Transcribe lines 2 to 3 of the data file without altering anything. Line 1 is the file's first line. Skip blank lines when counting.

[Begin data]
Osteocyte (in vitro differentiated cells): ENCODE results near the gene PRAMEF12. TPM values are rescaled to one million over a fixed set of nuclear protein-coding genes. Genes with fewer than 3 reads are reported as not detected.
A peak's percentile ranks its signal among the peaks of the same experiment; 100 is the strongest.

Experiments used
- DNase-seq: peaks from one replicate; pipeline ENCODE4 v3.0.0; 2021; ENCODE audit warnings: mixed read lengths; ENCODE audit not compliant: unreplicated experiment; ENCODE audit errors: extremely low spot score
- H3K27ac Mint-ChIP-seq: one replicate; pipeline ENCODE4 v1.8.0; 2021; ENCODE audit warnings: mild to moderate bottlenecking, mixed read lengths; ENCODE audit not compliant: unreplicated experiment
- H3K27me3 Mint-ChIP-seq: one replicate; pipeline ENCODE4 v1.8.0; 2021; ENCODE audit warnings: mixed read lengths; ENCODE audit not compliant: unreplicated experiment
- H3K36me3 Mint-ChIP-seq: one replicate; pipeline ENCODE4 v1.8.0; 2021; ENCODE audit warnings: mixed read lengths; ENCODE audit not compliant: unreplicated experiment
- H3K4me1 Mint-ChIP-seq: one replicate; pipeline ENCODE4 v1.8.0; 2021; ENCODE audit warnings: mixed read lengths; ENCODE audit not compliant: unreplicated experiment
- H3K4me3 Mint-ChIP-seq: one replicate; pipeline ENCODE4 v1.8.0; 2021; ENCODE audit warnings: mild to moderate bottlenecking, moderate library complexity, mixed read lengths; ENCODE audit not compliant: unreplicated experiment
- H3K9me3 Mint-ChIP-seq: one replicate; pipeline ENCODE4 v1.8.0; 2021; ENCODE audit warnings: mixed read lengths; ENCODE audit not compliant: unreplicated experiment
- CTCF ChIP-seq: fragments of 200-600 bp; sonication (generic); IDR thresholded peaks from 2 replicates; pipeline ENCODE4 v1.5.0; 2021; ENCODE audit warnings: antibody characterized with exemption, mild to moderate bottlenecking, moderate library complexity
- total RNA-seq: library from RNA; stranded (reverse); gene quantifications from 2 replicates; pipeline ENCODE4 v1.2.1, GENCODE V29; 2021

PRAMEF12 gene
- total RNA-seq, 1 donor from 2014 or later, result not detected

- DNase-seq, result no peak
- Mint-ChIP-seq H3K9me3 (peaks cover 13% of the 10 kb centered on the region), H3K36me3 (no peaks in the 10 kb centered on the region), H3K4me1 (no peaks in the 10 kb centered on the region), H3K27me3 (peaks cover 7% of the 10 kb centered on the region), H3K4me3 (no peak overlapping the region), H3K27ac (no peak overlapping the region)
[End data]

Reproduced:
A peak's percentile ranks its signal among the peaks of the same experiment; 100 is the strongest.

Experiments used